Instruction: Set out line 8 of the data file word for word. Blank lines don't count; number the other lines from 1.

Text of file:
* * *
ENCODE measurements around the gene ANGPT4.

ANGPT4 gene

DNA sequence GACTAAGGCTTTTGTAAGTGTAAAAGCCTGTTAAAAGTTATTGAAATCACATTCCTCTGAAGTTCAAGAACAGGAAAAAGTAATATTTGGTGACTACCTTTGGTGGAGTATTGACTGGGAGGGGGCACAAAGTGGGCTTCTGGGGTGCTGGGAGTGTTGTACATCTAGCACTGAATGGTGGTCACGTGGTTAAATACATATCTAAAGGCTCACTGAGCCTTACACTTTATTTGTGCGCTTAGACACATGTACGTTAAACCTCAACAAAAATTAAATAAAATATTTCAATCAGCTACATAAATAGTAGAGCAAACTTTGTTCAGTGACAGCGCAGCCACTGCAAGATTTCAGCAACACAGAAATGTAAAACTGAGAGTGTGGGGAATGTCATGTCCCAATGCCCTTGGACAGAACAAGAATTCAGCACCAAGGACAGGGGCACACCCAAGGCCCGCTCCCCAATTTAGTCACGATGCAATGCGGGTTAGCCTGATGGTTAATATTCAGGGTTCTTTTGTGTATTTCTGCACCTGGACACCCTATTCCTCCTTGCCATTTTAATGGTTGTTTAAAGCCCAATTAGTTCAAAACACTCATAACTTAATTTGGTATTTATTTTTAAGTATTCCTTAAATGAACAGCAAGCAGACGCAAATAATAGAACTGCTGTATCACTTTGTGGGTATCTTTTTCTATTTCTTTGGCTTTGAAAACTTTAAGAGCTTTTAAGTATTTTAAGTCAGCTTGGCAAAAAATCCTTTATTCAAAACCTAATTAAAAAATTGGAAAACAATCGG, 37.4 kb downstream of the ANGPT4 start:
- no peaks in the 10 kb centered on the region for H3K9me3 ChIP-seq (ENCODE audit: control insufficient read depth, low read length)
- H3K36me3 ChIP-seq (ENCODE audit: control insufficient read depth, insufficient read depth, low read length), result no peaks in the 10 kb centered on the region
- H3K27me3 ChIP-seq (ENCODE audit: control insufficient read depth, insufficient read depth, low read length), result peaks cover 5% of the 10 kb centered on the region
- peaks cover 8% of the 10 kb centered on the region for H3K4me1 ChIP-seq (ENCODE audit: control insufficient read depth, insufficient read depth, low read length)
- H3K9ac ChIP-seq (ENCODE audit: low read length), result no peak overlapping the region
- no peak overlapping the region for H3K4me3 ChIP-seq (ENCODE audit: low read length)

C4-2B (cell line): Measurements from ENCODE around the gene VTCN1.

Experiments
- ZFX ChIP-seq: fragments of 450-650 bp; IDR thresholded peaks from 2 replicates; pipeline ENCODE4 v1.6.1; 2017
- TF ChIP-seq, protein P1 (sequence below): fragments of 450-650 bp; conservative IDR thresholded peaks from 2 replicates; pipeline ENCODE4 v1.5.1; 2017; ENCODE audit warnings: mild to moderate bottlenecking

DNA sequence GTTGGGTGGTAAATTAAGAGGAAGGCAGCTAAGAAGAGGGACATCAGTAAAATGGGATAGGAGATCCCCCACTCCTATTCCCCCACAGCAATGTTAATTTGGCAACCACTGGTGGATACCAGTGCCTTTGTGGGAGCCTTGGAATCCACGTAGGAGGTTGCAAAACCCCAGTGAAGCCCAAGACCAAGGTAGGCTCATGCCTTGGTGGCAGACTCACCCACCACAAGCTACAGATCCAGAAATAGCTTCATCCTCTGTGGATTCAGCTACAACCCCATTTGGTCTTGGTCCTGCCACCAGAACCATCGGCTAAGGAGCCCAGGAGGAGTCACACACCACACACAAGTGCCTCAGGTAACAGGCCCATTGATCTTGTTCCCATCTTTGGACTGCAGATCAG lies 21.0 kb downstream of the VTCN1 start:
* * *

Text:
- H3K9ac ChIP-seq (ENCODE audit: low read length), result no peak overlapping the region